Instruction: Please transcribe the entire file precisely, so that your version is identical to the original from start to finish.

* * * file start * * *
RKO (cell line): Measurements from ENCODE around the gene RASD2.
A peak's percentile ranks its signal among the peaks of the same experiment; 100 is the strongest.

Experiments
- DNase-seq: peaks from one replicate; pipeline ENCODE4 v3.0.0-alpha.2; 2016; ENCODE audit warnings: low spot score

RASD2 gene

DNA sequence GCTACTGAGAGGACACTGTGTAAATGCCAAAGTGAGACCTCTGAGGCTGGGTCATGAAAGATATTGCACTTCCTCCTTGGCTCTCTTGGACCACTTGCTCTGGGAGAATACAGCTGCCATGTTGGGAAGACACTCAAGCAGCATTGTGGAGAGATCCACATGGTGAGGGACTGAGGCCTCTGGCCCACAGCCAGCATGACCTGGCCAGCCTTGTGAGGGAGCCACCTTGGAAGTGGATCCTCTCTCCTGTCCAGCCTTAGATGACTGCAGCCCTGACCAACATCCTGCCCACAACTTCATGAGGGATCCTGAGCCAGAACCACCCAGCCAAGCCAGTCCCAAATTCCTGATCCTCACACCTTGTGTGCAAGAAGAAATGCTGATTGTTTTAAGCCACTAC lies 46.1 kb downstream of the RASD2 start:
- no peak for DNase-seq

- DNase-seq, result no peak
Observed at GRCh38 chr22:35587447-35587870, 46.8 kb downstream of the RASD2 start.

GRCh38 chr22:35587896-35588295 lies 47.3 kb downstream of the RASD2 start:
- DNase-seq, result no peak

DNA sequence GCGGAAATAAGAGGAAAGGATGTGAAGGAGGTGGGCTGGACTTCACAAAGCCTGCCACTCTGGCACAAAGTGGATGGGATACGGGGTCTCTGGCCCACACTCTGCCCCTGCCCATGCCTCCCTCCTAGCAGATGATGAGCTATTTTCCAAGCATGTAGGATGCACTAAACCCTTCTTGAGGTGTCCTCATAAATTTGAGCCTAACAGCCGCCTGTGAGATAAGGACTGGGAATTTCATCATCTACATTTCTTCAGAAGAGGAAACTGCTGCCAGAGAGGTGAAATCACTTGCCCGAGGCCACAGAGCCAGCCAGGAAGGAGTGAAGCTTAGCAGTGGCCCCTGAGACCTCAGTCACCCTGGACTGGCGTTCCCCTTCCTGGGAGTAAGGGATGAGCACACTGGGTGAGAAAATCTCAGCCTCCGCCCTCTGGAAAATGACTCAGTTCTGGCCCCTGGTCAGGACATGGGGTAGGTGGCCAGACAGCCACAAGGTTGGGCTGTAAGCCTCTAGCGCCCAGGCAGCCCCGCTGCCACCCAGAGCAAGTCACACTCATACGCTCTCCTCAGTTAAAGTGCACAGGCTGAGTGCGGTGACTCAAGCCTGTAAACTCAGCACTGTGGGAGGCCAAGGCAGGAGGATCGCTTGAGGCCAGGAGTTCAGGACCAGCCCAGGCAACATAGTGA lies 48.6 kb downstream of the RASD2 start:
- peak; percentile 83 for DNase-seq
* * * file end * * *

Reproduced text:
RKO (cell line): Measurements from ENCODE around the gene RASD2.
A peak's percentile ranks its signal among the peaks of the same experiment; 100 is the strongest.

Experiments
- DNase-seq: peaks from one replicate; pipeline ENCODE4 v3.0.0-alpha.2; 2016; ENCODE audit warnings: low spot score

RASD2 gene

DNA sequence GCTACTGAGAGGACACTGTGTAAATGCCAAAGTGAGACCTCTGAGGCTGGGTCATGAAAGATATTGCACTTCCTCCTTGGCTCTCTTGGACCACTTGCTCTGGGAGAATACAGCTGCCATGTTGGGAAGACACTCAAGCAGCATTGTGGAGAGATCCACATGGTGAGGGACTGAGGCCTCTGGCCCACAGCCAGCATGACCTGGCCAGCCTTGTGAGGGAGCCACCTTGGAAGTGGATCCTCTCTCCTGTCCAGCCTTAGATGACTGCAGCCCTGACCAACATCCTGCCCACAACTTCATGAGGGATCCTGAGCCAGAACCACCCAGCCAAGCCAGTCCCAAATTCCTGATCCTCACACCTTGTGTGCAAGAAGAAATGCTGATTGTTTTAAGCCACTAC lies 46.1 kb downstream of the RASD2 start:
- no peak for DNase-seq

- DNase-seq, result no peak
Observed at GRCh38 chr22:35587447-35587870, 46.8 kb downstream of the RASD2 start.

GRCh38 chr22:35587896-35588295 lies 47.3 kb downstream of the RASD2 start:
- DNase-seq, result no peak

DNA sequence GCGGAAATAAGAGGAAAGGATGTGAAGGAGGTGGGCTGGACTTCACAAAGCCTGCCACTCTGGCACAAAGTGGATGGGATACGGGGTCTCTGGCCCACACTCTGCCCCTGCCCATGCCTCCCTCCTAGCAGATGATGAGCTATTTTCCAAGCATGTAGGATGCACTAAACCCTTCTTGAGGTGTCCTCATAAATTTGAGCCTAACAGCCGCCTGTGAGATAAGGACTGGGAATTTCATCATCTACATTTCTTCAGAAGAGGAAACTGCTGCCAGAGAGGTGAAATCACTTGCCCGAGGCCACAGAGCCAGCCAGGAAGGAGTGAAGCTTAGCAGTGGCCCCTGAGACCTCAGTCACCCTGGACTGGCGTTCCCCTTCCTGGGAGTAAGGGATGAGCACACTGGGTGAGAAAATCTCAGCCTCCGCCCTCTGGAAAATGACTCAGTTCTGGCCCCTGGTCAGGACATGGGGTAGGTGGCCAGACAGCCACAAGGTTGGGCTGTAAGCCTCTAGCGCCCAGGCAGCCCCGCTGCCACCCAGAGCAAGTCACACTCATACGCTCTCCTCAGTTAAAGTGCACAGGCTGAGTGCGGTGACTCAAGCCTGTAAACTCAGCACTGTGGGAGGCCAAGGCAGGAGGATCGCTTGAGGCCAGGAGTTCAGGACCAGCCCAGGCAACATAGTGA lies 48.6 kb downstream of the RASD2 start:
- peak; percentile 83 for DNase-seq